Physical Sciences

Preparing and Analyzing Iced Airfoils

SmaggIce version 1.2 is a computer program for preparing and analyzing iced airfoils.It includes interactive tools for (1)measuring ice-shape characteris- tics,(2)controlled smoothing of ice shapes,(3)curve discretization,(4)gen- eration of artificial ice shapes,and (5)de- tection and correction of input errors. Measurements of ice shapes are essential for establishing relationships between characteristics of ice and effects of ice on airfoil performance.The shape-smoothing tool helps prepare ice shapes for use with already available grid-generation and computational-fluid-dynamics soft- ware for studying the aerodynamic effects of smoothed ice on airfoils.The artificial ice-shape generation tool supports para- metric studies since ice-shape parameters can easily be controlled with the artificial ice.In such studies,artificial shapes gen- erated by this program can supplement simulated ice obtained from icing re- search tunnels and real ice obtained from flight test under icing weather condition. SmaggIce also automatically detects geometry errors such as tangles or dupli- cate points in the boundary which may be introduced by digitization and provides tools to correct these.By use of interactive tools included in SmaggIce version 1.2,one can easily characterize ice shapes and prepare iced airfoils for grid genera- tion and flow simulations.

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Coronagraphic Notch Filter for Raman Spectroscopy

Design could be optimized for attenuating pump light and transmitting Raman-scattered light. A modified coronagraph has been proposed as a prototype of improved notch filters in Raman spectrometers. Corona-graphic notch filters could offer alternatives to both (1) the large and expensive double or triple monochromators in older Raman spectrometers and (2) holographic notch filters, which are less expensive but are subject to environmental degradation as well as to limitations of geometry and spectral range.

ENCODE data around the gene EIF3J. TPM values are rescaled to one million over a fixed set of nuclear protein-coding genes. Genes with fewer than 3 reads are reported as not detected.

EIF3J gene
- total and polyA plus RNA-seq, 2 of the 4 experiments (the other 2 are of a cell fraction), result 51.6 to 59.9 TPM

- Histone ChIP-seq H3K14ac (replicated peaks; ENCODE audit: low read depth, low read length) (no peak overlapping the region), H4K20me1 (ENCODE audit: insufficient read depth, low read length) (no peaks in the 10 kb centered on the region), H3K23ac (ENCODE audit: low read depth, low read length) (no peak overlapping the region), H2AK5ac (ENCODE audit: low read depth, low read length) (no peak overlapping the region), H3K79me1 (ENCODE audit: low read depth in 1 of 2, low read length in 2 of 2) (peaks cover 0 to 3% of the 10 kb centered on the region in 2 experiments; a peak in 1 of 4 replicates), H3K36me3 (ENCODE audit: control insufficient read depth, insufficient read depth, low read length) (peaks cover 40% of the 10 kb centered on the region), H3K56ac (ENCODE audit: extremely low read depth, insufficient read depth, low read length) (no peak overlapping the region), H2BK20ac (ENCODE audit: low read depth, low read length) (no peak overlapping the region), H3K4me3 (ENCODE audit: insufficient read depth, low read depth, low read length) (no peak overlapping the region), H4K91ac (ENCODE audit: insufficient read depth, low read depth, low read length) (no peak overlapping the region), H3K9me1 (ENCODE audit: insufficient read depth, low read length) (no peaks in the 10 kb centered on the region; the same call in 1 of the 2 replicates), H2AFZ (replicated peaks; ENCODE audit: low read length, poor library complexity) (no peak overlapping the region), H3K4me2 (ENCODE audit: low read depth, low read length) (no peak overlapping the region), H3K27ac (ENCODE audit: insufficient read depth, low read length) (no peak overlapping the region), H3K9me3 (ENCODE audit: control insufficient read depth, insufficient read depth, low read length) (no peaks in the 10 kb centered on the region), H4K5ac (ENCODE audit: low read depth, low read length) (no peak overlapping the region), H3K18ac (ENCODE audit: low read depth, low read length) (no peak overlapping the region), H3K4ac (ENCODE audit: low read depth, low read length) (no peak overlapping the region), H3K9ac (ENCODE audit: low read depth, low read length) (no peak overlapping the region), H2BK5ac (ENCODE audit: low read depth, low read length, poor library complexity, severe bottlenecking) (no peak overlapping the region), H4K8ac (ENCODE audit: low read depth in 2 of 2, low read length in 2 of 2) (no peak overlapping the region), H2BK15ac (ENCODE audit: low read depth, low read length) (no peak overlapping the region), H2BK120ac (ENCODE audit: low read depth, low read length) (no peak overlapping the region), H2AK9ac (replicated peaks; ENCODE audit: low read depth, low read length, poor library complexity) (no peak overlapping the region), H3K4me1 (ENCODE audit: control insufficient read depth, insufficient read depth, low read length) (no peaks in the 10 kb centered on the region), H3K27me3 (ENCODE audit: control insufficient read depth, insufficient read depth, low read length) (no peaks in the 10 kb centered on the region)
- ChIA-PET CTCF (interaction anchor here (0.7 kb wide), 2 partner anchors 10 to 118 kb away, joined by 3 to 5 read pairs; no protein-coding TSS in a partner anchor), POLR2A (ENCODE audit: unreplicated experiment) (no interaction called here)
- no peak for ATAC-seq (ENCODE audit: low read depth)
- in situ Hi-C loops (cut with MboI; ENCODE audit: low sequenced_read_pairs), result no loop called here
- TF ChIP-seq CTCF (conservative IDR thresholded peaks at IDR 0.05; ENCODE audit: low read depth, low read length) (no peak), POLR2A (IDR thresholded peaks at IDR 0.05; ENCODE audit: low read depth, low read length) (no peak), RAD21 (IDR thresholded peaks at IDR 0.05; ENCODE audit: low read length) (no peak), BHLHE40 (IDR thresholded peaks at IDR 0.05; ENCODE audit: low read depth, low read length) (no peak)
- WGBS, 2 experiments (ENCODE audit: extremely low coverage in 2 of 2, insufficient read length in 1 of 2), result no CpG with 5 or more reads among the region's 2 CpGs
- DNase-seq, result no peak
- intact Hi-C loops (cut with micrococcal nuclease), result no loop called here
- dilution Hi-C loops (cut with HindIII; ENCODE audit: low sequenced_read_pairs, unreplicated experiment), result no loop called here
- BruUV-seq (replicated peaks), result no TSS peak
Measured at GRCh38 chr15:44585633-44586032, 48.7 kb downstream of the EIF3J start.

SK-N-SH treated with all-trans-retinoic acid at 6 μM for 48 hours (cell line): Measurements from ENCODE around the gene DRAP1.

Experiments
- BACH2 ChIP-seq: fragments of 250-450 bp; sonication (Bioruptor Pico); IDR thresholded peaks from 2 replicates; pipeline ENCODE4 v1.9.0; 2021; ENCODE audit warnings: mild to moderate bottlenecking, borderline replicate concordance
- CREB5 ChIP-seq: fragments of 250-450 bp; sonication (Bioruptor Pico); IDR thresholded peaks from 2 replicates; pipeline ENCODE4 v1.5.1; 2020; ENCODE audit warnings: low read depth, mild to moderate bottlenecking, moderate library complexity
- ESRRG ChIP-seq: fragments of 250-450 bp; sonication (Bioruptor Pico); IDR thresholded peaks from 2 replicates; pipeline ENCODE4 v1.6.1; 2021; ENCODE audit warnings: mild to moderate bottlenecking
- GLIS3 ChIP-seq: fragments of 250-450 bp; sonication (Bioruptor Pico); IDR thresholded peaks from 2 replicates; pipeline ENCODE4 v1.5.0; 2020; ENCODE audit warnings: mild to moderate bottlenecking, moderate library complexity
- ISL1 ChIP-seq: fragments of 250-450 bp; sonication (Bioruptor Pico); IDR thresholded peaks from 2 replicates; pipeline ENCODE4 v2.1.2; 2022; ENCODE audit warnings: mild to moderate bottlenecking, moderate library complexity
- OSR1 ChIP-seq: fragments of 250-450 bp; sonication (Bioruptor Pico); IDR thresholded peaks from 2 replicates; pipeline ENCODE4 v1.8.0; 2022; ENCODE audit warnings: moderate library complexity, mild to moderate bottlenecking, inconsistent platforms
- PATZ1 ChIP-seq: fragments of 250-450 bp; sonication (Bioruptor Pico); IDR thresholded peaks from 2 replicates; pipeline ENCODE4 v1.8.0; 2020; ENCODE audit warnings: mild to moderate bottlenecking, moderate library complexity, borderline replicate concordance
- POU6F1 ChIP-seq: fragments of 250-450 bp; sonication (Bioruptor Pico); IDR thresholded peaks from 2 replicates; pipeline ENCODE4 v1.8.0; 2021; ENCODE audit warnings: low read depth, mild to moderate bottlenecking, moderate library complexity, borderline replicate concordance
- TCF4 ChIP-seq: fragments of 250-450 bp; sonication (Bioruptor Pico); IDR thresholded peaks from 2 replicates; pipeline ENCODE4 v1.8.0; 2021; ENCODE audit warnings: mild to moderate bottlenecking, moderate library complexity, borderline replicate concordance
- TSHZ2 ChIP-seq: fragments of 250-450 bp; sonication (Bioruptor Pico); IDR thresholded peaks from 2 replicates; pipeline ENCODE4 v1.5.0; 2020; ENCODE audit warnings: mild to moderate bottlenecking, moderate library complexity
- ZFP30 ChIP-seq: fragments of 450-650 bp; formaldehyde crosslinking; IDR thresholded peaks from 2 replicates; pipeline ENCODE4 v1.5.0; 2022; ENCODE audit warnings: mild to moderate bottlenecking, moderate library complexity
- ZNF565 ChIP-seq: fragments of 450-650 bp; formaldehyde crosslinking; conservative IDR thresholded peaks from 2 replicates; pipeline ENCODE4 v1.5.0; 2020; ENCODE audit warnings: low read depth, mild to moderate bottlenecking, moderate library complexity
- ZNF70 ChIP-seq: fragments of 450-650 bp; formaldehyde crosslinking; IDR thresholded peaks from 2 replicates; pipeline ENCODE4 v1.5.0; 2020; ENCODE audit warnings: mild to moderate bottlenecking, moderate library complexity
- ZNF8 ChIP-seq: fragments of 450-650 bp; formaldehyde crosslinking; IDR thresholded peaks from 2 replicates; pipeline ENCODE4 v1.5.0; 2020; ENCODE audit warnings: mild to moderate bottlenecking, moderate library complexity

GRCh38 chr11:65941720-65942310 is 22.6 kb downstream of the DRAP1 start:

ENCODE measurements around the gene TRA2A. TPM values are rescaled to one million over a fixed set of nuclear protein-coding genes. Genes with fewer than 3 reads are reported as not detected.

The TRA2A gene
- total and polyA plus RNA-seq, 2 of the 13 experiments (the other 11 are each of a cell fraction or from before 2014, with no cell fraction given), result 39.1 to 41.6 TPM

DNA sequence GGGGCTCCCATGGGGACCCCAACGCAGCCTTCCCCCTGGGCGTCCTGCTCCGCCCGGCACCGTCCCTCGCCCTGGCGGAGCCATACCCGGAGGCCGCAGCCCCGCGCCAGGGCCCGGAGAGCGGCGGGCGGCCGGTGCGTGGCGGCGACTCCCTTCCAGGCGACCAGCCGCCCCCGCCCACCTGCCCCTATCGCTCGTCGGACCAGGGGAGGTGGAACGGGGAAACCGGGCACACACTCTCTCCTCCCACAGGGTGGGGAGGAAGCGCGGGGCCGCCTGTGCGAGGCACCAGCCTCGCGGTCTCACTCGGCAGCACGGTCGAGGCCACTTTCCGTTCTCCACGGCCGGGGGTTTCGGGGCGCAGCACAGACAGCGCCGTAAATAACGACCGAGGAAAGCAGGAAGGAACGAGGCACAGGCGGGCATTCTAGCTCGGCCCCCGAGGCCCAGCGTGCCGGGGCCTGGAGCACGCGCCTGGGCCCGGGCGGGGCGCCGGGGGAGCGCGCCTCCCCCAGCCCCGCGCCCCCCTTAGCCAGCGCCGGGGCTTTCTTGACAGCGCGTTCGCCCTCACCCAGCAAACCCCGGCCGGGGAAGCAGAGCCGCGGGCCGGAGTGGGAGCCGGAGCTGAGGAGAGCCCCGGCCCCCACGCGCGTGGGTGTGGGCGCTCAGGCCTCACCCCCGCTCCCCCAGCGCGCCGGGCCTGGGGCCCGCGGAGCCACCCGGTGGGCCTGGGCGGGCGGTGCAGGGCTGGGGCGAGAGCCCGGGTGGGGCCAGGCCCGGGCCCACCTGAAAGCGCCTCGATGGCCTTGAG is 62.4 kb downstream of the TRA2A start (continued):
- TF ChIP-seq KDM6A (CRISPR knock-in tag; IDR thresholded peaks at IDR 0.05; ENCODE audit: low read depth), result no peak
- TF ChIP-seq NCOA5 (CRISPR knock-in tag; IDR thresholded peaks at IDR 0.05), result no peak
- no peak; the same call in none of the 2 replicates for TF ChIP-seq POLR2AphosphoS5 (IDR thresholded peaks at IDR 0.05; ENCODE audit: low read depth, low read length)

Posted in: Physical Sciences, Briefs, TSP

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On-the-Fly Mapping for Calibrating Directional Antennas

Source-size corrections are not necessary in this method.  An improved method of calibrating a large directional radio antenna of the type used in deep-space communication and radio astronomy has been developed. This method involves a raster-scanning-and-measurement technique denoted on-the-fly (OTF) mapping, applied in consideration of the results of a systematic analysis of the entire measurement procedure. Phenomena to which particular attention was paid in the analysis include (1) the noise characteristics of a total-power radiometer (TPR) that is used in the measurements and (2) tropospherically induced radiometer fluctuations. The method also involves the use of recently developed techniques for acquisition and reduction of data. In comparison with prior methods used to calibrate such antennas, this method yields an order-of-magnitude improvement in the precision of determinations of antenna aperture efficiency, and improvement by a factor of five or more in the precision of determination of pointing error and beam width. Prerequisite to a meaningful description of the present method is some background information concerning three aspects of the problem of calibrating an antenna of the type in question:

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Working Fluids for Increasing Capacities of Heat Pipes